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March 9th, 2020

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An ecosocial theory of disease

The correlation between health, income, and wealth is widely recognized in contemporary research and policy circles. This broadly social understanding of public health outcomes has its origins in a theoretical tradition dating back to the 1970s and 80s, in which scholars began to embed medical research within a political and economic framework.

In a 2001 paper, epidemiologist NANCY KRIEGER seeks to strengthen the theoretical foundations of epidemiological research by linking them back to biological study.

From the paper:

"If social epidemiologists are to gain clarity on causes of and barriers to reducing social inequalities in health, adequate theory is a necessity. Grappling with notions of causation raises issues of accountability and agency: simply invoking abstract notions like 'society' and disembodied 'genes' will not suffice. Instead, the central question becomes who and what is responsible for population patterns of health, disease, and well-being, as manifested in present, past and changing social inequalities in health?

Arising in part as a critique of proliferating theories that emphasize individuals' responsibility to choose healthy lifestyles, the political economy of health school explicitly addresses economic and political determinants of health and disease, including structural barriers to people living healthy lives. Yet, despite its invaluable contributions to identifying social determinants of population health, a political economy of health perspective affords few principles for investigating what these determinants are determining. I propose a theory that conceptualizes changing population patterns of health, disease and well-being in relation to each level of biological, ecological and social organization (e.g. cell, organ, organism/ individual, family, community, population, society, ecosystem). Unlike prior causal frameworks—whether of a triangle connecting 'host', 'agent' and 'environment', or a 'chain of causes' arrayed along a scale of biological organization, from 'society' to 'molecular and submolecular particles'—this framework is multidimensional and dynamic and allows us to elucidate population patterns of health, disease and well-being as biological expressions of social relations—potentially generating new knowledge and new grounds for action."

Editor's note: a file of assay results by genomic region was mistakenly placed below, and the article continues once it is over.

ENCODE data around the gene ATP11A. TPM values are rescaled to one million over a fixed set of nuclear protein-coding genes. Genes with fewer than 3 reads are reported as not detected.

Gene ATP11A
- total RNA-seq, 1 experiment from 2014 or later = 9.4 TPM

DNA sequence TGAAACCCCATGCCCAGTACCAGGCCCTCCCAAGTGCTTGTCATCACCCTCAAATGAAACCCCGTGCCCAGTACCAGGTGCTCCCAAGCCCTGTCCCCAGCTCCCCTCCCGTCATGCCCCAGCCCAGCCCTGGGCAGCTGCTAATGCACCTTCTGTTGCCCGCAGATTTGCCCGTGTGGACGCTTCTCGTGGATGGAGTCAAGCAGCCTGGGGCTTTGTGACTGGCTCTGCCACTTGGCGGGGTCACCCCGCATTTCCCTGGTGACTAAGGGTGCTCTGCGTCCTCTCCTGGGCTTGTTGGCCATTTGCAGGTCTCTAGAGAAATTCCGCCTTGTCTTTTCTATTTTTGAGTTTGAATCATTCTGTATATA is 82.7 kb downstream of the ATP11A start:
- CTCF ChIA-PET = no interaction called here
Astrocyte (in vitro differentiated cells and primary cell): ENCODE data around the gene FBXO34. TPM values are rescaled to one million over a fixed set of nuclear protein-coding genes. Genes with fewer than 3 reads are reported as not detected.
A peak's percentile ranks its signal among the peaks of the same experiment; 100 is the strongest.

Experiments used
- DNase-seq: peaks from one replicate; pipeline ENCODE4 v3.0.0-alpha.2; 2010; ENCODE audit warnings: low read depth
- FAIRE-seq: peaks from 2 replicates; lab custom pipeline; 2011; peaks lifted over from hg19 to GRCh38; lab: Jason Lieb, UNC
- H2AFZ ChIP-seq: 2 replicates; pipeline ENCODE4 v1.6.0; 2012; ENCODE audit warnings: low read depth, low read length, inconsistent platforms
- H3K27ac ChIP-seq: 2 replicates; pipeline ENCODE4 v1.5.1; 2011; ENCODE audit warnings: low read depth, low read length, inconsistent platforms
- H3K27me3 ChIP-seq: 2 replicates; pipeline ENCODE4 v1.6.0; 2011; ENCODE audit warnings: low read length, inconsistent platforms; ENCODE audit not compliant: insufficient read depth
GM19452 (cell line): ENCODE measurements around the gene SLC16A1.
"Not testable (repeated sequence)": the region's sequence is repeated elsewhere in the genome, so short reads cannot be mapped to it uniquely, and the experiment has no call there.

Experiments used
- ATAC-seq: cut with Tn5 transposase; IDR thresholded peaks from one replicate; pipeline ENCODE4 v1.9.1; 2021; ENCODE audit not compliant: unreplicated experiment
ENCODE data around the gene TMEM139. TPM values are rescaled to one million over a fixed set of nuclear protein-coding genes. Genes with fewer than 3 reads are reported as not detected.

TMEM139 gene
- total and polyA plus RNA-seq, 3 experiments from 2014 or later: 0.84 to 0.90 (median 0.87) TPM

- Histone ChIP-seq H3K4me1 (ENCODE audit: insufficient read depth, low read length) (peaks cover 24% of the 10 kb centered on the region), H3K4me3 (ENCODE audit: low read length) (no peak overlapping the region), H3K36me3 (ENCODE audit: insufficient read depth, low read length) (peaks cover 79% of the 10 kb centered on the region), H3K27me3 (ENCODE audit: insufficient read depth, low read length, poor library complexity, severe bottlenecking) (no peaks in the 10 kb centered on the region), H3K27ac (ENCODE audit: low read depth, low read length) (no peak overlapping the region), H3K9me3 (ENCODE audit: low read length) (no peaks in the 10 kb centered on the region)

Link to the piece.

  • Krieger's 1994 article takes a closer look at epidemiological causal frameworks, questioning the adequacy of multiple causation. And her 2012 paper asks: "Who or what is a population?" and articulates the analytical significance of this definition for epidemiological research. Link and link.
  • "Disease epidemics are as much markers of modern civilization as they are threats to it." In NLR, Rob and Rodrick Wallace consider how the development of the global economy has altered the spread of epidemics, taking the 2014 Ebola outbreak as a case study. Link.
  • Samuel S. Myers and Jonathan A. Patz argue that climate change constitutes the "greatest public health challenge humanity has faced." Link.
  • A history of epidemics in the Roman Empire, from 27 BC – 476 AD, by Francois Relief and Louise Cilliers. Link. And a 1987 book by Ann Bowman Jannetta analyzes the impact of disease on institutional development in early modern Japan. Link.
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